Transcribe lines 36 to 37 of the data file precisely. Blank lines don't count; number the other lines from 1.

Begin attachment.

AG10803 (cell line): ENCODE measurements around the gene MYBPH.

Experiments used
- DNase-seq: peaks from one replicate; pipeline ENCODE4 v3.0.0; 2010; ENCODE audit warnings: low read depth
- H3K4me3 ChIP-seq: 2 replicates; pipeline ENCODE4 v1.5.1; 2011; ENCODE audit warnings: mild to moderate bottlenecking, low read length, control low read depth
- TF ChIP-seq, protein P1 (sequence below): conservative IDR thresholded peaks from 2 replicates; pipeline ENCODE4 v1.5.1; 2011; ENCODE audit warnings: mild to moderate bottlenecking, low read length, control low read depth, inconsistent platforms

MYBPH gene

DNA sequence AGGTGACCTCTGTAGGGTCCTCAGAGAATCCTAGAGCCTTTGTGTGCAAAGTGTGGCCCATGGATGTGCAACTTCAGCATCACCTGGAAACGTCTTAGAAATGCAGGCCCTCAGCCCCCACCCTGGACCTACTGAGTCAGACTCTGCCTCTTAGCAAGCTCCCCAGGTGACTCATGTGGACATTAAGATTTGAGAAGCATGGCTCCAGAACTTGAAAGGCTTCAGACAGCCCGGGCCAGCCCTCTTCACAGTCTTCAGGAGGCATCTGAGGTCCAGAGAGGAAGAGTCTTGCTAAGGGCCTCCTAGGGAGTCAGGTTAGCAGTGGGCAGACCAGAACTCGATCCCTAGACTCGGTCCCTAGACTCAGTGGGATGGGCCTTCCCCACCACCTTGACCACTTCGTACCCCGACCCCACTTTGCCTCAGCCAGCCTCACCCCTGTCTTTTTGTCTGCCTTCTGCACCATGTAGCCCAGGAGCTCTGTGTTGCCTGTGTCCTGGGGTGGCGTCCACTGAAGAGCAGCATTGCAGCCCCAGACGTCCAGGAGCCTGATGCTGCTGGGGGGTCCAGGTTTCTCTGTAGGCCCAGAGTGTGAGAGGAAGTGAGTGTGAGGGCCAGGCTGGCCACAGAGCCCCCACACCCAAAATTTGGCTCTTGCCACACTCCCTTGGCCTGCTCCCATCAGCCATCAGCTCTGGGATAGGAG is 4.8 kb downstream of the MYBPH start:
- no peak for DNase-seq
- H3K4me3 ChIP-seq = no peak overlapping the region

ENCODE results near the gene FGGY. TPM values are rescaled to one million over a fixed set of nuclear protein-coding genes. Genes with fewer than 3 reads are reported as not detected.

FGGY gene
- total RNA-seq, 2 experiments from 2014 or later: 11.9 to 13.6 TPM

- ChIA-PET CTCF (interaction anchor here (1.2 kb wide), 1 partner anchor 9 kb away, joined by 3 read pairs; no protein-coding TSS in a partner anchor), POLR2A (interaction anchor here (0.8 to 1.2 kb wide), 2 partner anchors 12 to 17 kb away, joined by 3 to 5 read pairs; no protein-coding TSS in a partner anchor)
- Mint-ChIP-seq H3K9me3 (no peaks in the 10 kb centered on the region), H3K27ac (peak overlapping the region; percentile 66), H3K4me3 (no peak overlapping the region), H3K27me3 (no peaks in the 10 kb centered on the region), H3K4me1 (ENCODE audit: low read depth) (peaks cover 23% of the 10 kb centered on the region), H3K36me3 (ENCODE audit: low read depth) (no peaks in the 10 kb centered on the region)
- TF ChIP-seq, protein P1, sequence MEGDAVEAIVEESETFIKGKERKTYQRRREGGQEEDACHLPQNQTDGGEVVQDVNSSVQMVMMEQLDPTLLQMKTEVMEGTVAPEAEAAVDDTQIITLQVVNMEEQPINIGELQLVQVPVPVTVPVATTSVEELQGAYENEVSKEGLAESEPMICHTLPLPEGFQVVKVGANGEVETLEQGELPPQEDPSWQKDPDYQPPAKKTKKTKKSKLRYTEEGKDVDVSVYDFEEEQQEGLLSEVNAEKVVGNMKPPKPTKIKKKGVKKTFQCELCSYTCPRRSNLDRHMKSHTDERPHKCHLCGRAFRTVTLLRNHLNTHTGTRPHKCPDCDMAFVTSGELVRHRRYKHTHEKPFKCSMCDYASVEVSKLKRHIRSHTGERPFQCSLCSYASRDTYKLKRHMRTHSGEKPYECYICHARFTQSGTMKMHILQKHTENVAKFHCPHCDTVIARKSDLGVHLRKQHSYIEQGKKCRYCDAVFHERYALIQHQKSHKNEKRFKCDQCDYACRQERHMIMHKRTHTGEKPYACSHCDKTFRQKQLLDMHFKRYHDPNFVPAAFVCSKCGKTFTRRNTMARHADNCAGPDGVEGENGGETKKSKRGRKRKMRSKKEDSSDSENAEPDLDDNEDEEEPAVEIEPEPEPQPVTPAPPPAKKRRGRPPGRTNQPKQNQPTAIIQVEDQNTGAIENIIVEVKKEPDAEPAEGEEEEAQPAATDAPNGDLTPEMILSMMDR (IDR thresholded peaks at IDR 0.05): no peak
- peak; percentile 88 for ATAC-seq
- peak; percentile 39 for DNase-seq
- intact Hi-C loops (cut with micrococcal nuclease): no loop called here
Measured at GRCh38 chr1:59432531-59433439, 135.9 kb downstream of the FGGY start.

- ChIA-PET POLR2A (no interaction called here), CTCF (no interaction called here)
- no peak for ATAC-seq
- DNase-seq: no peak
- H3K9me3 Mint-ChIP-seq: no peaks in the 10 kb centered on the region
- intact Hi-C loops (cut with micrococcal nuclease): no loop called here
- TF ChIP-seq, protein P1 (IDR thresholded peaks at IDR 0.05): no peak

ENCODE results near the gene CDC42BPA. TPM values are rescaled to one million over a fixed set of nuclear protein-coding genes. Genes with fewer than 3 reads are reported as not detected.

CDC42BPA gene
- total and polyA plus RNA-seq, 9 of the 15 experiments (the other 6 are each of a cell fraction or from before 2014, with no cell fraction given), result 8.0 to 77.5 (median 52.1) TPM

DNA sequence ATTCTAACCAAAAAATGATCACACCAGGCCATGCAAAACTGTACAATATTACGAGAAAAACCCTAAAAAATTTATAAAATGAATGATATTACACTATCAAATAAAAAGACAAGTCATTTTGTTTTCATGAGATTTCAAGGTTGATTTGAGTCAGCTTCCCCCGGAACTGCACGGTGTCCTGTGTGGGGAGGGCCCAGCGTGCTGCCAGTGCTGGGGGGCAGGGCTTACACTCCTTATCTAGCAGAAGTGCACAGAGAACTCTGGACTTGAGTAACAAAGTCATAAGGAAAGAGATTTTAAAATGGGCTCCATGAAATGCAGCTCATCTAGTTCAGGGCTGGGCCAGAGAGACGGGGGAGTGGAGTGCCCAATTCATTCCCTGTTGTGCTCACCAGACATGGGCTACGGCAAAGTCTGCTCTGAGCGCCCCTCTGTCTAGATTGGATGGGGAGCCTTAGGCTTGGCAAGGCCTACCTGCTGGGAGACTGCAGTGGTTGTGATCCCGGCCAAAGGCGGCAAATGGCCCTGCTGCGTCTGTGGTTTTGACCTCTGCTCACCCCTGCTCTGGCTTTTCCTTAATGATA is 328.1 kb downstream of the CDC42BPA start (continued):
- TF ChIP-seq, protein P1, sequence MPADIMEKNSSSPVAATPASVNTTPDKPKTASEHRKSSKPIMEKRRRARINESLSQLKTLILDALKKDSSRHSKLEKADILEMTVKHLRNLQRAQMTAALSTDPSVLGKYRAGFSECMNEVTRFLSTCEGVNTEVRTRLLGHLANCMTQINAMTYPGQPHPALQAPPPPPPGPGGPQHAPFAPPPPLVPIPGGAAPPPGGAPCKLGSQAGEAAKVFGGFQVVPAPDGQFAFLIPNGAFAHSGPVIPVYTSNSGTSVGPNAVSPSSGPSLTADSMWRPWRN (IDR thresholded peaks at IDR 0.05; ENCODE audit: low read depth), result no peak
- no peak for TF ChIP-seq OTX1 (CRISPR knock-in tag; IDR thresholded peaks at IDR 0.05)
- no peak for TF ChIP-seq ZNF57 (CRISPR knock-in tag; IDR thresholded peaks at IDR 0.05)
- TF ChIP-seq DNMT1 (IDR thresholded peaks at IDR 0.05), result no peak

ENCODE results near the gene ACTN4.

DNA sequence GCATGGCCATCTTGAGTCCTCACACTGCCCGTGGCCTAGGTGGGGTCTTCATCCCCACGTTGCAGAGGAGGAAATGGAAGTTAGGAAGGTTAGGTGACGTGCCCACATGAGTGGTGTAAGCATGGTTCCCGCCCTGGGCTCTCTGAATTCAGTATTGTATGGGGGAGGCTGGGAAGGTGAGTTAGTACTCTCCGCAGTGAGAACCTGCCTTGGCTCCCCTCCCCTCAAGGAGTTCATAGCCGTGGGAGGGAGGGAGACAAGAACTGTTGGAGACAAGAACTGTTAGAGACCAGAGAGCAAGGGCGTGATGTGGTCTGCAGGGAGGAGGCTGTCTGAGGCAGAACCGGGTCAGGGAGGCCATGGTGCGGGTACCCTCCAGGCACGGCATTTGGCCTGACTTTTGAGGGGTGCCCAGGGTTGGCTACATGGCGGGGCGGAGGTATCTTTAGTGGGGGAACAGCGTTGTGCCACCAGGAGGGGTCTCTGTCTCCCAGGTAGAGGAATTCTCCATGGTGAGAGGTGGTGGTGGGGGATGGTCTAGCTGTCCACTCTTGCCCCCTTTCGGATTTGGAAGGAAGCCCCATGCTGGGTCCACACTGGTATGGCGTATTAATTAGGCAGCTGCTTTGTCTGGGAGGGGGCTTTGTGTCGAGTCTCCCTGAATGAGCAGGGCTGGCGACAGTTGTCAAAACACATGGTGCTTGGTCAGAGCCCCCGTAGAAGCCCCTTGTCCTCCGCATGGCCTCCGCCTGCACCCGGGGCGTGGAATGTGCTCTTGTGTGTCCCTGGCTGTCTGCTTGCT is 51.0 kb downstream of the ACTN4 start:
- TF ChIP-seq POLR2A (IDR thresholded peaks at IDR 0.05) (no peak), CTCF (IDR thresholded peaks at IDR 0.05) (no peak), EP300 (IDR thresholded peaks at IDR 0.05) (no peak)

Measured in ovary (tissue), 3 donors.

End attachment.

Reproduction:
- TF ChIP-seq POLR2A (IDR thresholded peaks at IDR 0.05) (no peak), CTCF (IDR thresholded peaks at IDR 0.05) (no peak), EP300 (IDR thresholded peaks at IDR 0.05) (no peak)

Measured in ovary (tissue), 3 donors.